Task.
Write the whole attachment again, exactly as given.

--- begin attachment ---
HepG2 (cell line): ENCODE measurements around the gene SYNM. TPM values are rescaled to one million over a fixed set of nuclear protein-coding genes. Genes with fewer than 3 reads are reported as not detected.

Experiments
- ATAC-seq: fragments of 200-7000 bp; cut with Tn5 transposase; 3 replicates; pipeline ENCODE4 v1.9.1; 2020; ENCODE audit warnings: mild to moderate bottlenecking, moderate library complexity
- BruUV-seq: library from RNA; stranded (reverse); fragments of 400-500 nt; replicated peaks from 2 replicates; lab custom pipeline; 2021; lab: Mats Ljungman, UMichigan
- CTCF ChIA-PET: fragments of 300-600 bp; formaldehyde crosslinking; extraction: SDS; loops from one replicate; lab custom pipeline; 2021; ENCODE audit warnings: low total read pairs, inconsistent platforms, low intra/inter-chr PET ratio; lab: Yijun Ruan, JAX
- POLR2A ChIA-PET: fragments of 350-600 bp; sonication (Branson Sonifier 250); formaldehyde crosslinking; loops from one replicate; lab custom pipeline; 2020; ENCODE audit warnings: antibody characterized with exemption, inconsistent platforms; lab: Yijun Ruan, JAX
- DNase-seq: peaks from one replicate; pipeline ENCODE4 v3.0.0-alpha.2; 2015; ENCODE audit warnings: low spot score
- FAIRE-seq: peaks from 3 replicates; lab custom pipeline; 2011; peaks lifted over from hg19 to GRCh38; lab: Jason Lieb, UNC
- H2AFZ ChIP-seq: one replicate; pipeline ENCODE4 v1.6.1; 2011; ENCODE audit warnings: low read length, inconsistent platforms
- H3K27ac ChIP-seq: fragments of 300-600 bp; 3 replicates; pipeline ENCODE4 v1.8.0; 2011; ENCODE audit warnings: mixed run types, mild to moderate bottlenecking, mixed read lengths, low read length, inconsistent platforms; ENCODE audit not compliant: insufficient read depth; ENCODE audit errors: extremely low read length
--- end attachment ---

HepG2 (cell line): ENCODE measurements around the gene SYNM. TPM values are rescaled to one million over a fixed set of nuclear protein-coding genes. Genes with fewer than 3 reads are reported as not detected.

Experiments
- ATAC-seq: fragments of 200-7000 bp; cut with Tn5 transposase; 3 replicates; pipeline ENCODE4 v1.9.1; 2020; ENCODE audit warnings: mild to moderate bottlenecking, moderate library complexity
- BruUV-seq: library from RNA; stranded (reverse); fragments of 400-500 nt; replicated peaks from 2 replicates; lab custom pipeline; 2021; lab: Mats Ljungman, UMichigan
- CTCF ChIA-PET: fragments of 300-600 bp; formaldehyde crosslinking; extraction: SDS; loops from one replicate; lab custom pipeline; 2021; ENCODE audit warnings: low total read pairs, inconsistent platforms, low intra/inter-chr PET ratio; lab: Yijun Ruan, JAX
- POLR2A ChIA-PET: fragments of 350-600 bp; sonication (Branson Sonifier 250); formaldehyde crosslinking; loops from one replicate; lab custom pipeline; 2020; ENCODE audit warnings: antibody characterized with exemption, inconsistent platforms; lab: Yijun Ruan, JAX
- DNase-seq: peaks from one replicate; pipeline ENCODE4 v3.0.0-alpha.2; 2015; ENCODE audit warnings: low spot score
- FAIRE-seq: peaks from 3 replicates; lab custom pipeline; 2011; peaks lifted over from hg19 to GRCh38; lab: Jason Lieb, UNC
- H2AFZ ChIP-seq: one replicate; pipeline ENCODE4 v1.6.1; 2011; ENCODE audit warnings: low read length, inconsistent platforms
- H3K27ac ChIP-seq: fragments of 300-600 bp; 3 replicates; pipeline ENCODE4 v1.8.0; 2011; ENCODE audit warnings: mixed run types, mild to moderate bottlenecking, mixed read lengths, low read length, inconsistent platforms; ENCODE audit not compliant: insufficient read depth; ENCODE audit errors: extremely low read length